Last week, we published a client alert discussing the importance of cyber and directors and officers liability insurance for companies and their executives to guard against cyber-related exposures. In today’s ever-changing threat landscape, all organizations are at risk of damaging cyber incidents, and resulting investigations and lawsuits, underscoring the importance of utilizing all tools in a company’s risk mitigation toolkit, including insurance, to address these exposures.
Since we published the alert, the SEC has adopted new final rules about cyber risk management and incident disclosure. These rules only emphasize that companies have significant exposure from cyber incidents, particularly since regulators are increasing their scrutiny. Cyber and D&O policies can help mitigate these risks, but companies should carefully evaluate their policies to determine what coverages—and gaps in coverage—exist.
- More Cyber Incidents, and Greater Scrutiny
Cyber incidents are growing in frequency and severity. Enforcement, too, is ramping up. By adopting its new final rules, the SEC has shown that it will take an active role in evaluating companies’ risk management and responses to cyber incidents. Among other requirements, the SEC’s new rules require that registered companies:
- Disclose on Form 8-K any cybersecurity incident the company determines to be “material” within four days of determining that it is material, and
- Describe on Form 10-K the company’s processes for assessing, identifying, and managing material risks from cyber threats and whether those risks have or will materially affect the company.
The SEC is not the only government agency policing this arena. The DOJ and FTC investigate potential violations of law following cyber incidents and prosecute companies—and executives—who fail to protect data. Just last month, pursuant to its Civil Cyber-Fraud Initiative, the DOJ settled with Jelly Bean Communication Design LLC and manager Jeremy Spinks, individually, for failing to secure data on HealthyKids.org. Similarly, the FTC has ramped up enforcement of data privacy standards under Section 5 of the FTC Act, coming after large companies like BetterHelp (which settled for $7.8 million) for failing to safeguard data.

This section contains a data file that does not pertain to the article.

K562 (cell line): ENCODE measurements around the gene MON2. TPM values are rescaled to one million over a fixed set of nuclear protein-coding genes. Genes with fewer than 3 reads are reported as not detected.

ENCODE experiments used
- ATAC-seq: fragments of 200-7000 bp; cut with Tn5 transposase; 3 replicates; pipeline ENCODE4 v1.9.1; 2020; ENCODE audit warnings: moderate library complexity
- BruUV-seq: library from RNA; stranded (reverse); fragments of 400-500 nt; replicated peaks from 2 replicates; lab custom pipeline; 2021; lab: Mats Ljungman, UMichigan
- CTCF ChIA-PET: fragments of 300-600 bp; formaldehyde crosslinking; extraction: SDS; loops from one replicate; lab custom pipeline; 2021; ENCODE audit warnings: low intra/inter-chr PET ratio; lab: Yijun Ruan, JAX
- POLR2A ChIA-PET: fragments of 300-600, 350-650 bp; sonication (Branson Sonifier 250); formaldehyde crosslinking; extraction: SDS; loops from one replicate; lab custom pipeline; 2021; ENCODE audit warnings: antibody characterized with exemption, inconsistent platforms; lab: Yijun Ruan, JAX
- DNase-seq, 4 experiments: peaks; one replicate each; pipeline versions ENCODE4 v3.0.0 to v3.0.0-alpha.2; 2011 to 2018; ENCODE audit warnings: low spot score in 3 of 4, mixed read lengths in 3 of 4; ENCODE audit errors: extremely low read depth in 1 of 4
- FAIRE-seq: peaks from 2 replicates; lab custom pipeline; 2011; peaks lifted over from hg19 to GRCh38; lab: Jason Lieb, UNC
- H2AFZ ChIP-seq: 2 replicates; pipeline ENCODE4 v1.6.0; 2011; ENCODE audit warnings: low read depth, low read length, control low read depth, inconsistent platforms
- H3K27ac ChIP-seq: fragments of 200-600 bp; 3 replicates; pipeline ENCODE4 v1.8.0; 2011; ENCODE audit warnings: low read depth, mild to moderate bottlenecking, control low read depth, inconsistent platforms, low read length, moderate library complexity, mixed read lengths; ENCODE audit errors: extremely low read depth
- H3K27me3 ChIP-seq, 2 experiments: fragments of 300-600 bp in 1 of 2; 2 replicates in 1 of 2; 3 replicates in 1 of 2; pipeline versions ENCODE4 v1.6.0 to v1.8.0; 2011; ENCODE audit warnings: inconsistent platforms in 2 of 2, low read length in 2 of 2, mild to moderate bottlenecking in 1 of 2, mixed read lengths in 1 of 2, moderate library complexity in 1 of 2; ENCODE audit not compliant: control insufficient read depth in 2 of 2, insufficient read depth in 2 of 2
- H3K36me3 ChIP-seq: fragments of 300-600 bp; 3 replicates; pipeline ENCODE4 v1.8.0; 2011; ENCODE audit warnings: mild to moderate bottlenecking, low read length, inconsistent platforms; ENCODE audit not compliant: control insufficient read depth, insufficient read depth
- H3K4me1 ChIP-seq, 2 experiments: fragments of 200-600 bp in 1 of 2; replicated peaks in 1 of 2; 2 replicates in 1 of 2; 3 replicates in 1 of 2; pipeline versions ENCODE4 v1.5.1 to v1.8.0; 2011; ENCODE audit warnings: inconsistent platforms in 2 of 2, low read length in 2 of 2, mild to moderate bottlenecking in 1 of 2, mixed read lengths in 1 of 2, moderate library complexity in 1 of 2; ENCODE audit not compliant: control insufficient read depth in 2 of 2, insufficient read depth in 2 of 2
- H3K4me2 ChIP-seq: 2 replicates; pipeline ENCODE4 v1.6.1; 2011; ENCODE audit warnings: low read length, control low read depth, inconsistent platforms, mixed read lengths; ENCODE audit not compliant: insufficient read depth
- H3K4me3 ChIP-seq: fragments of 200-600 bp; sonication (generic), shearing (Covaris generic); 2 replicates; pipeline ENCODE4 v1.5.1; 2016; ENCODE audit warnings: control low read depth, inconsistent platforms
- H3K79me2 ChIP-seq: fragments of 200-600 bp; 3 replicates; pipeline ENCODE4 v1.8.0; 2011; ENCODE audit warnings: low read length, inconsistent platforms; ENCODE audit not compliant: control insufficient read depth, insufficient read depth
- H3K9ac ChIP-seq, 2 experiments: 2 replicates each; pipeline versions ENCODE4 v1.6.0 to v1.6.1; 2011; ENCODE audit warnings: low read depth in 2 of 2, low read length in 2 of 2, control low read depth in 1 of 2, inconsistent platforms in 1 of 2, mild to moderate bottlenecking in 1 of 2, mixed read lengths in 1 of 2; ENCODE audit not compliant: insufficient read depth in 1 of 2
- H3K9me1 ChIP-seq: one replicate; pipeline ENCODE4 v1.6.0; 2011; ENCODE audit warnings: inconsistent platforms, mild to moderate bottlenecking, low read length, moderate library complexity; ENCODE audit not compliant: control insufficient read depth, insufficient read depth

In some cases, executives may be pursued for their conduct related to cyber incidents. Recently, Uber’s former Chief Information Security Officer Joe Sullivan became the first executive to be criminally prosecuted—and convicted—for failing to disclose a data breach at Uber to the FTC. Sullivan was convicted on federal charges of obstructing an FTC investigation and misprision (concealing a felony). In May 2023, Sullivan was sentenced to three years’ probation and ordered to pay a $50,000 fine. On the civil side, Delaware recently ruled that along with directors, officers owe a duty of oversight, opening the door for civil breach of oversight claims to be brought against both directors and officers.
- Cyber vs. D&O Insurance: Distinct, Key Tools to Mitigate Exposure
Cyber and D&O insurance policies provide distinct, but sometimes overlapping, protections for the types of liability arising out of the cyber incidents discussed above. Cyber insurance protects companies against many different risks associated with cyber incidents. D&O insurance protects corporate directors and officers, and sometimes the company itself, from claims arising out of alleged wrongful conduct by directors, officers, or employees in making decisions and otherwise managing the company.
But these policies are not one-size-fits-all. Even the best standard-form language can often be modified by endorsement to expand coverage, narrow exclusions, or strengthen terms in significant ways to fill gaps in coverage. The opposite is also true: endorsements can materially limit coverage that was otherwise available in the main policy form.